We are to anticipate the return of Christ with expectancy. "For the coming of the Son of Man will be just like the days of Noah" (Mt 24:37). "They were eating and drinking . . . until the day Noah entered the ark, and they did not understand until the flood came and took them all away" (:38-39). It is cited by two heavenly representatives saying, "'Men of Galilee, why do you stand looking into the sky? This Jesus, who has been taken up from you into heaven, will come in just the same way as you have watched Him go into heaven'" (Ac 1:11). "When Christ, who is our life, is revealed, then you also will be revealed with Him in glory" (Col 3:4). "As to this salvation, the prophets [testified] of the grace that would come to you . . . [and were] seeking to know . . . the glories to follow" (1Pe 1:10-11) the sufferings of Christ. "In Christ all shall be made alive but each in his own order" (1Co 15:22-23). Consequently "you were sealed for the day of redemption" (Eph 4:30). So "straighten up and lift up your heads, because your redemption is drawing near" (Lk 21:28). "Christ also, having been offered once to bear the sins of many, shall appear a second time for salvation without reference to sin, to those who eagerly await Him" (Heb 9:28). You "are protected by the power of God through faith for a salvation ready to be revealed in the last time" (1Pe 1:5). "We through the Spirit, by faith, are waiting for the hope of righteousness" (Gal 5:5).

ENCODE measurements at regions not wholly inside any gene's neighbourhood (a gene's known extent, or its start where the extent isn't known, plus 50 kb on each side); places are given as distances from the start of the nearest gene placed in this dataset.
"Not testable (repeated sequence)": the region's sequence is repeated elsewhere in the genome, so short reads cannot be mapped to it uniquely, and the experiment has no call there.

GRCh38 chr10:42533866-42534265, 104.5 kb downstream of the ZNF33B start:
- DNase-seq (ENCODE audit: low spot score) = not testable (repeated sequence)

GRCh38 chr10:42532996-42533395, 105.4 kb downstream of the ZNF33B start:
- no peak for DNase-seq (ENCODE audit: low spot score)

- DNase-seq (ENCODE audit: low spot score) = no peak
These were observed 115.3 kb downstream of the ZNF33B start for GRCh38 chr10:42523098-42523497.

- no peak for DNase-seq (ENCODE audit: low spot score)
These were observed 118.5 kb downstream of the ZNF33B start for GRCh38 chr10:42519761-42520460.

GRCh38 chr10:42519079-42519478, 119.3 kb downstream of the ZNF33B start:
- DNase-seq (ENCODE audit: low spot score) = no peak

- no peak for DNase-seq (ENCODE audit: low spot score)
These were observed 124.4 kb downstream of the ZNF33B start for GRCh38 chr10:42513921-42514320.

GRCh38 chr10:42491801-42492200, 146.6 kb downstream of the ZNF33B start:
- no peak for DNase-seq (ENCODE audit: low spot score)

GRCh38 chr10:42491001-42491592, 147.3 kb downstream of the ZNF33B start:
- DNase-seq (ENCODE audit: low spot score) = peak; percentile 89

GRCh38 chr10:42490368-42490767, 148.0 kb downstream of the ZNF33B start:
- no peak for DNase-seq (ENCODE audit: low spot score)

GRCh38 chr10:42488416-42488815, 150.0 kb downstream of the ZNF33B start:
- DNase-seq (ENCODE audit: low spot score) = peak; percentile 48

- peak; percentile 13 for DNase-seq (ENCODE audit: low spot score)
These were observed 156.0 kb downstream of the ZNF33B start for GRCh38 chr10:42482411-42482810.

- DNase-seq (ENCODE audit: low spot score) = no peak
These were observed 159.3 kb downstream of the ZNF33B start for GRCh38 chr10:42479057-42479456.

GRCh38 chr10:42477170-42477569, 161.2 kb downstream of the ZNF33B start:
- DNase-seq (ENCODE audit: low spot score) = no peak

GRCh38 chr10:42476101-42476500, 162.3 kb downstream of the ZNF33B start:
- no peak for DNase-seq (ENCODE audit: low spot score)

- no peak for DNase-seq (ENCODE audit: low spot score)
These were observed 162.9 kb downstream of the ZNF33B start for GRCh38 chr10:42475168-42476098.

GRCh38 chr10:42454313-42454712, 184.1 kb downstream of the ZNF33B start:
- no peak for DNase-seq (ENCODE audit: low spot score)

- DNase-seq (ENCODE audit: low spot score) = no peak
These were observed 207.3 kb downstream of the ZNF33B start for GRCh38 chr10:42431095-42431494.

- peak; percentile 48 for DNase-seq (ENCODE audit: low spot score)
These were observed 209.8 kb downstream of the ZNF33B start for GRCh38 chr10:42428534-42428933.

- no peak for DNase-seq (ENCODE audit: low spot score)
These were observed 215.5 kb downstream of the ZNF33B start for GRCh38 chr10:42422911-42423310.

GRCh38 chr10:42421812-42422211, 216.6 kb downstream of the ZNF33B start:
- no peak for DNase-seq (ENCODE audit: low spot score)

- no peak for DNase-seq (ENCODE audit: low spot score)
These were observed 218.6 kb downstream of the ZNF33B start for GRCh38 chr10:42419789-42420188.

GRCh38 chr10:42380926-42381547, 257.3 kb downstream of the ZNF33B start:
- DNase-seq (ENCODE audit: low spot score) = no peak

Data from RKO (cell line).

They asked, "'Tell us, when will these things happen, and what will be the sign of Your coming?'" (Mt 24:3). Jesus answered, "'This gospel of the kingdom shall [first] be preached in the whole world'" (:14). "'Then the sign of the Son of Man will appear in the sky'" (:30). However, he explained "'you do not know which day your Lord is coming'" (:42). "'For this reason you must be ready; for the Son of Man is coming at an hour when you do not think He will'" (:44). "'What I say to you I say to all, 'Be on the alert!''" (Mk 13:37). "'Blessed are those slaves whom the master will find on the alert when he comes'" (Lk 12:37). Be a person "'who knew his master's will'" (:47) because "'from everyone who has been given much, much will be required'" (:47-48). However "do not go on passing judgment before the time, but wait until the Lord comes who will" (1Co 4:5) "'bring about justice for them quickly'" (Lk 18:8). "He who is coming will come, and will not delay" (Heb 10:37). "Therefore be patient, brethren, until the coming of the Lord. The farmer waits . . . [so] you too be patient; strengthen your hearts, for the coming of the Lord is near" (Ja 5:7-8). Jesus instructed Thyatira saying, "'What you have, hold fast until I come'" (Rev 2:25). He said, "'Behold, I am coming quickly'" (22:7). He "will appear a second time for salvation without reference to sin, to those who eagerly await Him" (Heb 9:28).